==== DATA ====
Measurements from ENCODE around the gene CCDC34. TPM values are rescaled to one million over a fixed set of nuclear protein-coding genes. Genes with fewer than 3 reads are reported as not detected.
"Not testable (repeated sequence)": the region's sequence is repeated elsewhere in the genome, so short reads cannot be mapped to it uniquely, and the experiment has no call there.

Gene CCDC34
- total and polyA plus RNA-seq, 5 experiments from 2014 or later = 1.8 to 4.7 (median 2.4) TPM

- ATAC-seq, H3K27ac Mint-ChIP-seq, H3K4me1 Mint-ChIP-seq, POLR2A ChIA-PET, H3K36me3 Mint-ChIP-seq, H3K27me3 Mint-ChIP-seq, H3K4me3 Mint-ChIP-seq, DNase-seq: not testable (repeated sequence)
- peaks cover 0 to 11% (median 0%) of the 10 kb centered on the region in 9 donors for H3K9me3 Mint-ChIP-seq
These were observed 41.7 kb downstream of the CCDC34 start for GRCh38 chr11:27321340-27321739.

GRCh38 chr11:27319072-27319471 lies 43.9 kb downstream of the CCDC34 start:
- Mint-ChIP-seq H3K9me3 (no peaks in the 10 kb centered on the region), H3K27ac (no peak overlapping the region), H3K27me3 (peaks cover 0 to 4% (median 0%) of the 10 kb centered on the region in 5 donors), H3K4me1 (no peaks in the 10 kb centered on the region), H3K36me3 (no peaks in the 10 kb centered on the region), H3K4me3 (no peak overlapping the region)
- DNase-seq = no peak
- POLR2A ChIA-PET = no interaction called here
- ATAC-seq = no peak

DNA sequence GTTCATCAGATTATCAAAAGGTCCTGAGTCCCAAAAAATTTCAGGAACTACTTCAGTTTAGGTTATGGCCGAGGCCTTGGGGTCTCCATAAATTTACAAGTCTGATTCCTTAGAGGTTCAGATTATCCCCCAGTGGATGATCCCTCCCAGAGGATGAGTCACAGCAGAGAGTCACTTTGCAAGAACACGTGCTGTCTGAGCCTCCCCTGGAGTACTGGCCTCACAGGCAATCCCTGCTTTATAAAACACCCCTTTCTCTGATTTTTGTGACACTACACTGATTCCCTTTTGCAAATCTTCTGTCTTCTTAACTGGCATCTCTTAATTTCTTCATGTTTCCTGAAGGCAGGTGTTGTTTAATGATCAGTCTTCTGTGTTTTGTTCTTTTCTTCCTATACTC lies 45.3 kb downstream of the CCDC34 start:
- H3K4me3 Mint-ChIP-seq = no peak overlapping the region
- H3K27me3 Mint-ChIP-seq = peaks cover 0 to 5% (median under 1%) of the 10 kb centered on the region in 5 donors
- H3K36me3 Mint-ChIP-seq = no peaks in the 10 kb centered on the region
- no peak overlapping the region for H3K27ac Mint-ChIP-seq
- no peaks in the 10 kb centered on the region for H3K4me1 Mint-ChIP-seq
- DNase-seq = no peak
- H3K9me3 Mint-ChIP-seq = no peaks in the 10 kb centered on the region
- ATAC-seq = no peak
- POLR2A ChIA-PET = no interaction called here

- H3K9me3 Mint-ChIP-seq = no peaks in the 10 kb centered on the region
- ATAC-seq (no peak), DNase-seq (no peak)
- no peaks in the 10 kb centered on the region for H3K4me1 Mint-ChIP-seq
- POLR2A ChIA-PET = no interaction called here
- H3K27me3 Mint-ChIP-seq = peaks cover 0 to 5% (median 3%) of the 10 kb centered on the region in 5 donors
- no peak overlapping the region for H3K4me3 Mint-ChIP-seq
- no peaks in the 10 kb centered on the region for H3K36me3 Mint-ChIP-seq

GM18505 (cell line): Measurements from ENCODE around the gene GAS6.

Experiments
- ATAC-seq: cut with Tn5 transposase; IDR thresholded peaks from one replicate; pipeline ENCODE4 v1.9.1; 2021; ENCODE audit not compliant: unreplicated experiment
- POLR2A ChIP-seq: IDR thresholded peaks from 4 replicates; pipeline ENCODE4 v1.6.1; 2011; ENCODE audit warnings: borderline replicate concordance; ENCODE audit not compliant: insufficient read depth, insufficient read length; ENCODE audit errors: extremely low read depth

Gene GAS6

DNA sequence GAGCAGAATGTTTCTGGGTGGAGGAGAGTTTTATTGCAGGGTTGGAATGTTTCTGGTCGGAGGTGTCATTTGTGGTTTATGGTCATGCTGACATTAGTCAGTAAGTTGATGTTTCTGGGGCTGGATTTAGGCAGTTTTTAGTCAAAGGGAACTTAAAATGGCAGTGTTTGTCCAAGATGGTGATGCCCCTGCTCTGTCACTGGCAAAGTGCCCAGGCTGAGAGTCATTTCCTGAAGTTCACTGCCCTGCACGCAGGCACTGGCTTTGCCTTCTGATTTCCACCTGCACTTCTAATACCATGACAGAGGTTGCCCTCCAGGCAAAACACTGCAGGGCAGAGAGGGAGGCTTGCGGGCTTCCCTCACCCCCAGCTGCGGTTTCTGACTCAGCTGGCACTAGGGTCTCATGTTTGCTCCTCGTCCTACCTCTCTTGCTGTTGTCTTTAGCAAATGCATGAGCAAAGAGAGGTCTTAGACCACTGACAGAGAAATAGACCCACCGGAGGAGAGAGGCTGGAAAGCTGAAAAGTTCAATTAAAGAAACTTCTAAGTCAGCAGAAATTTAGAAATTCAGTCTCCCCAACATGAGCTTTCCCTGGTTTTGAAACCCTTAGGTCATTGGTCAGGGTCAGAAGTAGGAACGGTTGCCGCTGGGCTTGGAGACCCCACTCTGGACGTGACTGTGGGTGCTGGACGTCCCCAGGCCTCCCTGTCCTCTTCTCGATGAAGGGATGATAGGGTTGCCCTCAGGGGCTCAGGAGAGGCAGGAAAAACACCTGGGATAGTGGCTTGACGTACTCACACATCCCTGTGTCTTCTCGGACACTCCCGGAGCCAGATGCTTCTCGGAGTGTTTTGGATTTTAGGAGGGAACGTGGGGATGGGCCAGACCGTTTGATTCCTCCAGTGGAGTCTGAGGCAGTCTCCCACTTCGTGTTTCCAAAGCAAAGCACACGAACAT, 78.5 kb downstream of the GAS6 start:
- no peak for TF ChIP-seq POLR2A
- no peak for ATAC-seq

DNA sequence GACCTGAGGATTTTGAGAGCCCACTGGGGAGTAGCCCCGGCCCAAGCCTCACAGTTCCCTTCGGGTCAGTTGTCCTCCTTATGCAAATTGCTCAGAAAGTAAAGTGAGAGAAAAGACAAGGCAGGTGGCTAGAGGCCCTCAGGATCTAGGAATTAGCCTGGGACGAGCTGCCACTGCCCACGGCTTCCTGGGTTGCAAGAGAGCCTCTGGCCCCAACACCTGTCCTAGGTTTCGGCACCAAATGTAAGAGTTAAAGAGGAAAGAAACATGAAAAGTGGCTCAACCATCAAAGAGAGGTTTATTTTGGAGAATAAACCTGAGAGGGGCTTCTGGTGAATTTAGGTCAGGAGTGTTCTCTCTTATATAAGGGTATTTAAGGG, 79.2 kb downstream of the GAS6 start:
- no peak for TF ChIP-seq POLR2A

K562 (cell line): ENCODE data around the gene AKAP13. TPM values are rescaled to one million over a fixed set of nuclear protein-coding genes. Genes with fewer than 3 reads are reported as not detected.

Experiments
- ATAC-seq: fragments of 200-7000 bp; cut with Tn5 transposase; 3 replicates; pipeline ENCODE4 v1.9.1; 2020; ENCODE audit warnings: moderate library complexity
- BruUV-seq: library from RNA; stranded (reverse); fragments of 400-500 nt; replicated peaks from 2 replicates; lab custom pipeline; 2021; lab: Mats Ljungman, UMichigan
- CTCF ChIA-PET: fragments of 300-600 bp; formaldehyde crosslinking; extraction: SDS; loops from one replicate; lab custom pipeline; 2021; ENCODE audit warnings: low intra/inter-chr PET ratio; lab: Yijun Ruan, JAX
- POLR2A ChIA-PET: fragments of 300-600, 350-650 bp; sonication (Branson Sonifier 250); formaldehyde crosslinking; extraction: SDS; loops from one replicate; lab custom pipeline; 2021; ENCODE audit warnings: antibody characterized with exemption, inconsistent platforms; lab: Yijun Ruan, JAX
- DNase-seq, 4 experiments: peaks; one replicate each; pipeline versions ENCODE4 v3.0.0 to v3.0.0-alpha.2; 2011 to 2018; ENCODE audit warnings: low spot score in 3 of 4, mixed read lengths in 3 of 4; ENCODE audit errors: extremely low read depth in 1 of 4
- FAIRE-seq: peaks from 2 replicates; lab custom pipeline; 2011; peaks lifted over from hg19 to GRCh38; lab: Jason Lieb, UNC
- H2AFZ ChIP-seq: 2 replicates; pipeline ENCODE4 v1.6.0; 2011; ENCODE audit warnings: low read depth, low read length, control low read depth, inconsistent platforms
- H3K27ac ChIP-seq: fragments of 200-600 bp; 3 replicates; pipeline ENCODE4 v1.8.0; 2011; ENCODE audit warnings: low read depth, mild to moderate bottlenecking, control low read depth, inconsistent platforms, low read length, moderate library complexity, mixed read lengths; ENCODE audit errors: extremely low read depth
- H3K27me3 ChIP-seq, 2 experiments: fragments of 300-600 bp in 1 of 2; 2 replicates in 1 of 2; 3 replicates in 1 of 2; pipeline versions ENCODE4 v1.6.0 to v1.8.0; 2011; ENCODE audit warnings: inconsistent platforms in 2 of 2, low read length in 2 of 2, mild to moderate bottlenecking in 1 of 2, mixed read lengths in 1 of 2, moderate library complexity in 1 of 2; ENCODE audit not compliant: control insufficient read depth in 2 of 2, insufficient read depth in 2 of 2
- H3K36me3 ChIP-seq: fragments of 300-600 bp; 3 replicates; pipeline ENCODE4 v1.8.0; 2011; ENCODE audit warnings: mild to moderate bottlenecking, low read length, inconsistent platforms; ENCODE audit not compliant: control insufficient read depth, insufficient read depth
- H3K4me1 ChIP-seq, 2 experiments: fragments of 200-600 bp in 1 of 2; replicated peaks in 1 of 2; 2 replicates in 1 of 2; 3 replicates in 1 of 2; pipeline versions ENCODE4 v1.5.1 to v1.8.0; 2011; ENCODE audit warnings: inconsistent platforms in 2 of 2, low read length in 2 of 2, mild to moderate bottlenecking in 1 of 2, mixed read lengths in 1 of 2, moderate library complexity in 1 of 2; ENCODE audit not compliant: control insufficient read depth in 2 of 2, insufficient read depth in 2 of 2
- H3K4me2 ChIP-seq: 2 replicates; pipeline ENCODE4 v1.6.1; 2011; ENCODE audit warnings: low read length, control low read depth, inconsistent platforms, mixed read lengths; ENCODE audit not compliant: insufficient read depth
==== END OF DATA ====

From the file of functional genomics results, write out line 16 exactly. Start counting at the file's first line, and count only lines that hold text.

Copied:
- H3K36me3 Mint-ChIP-seq = no peaks in the 10 kb centered on the region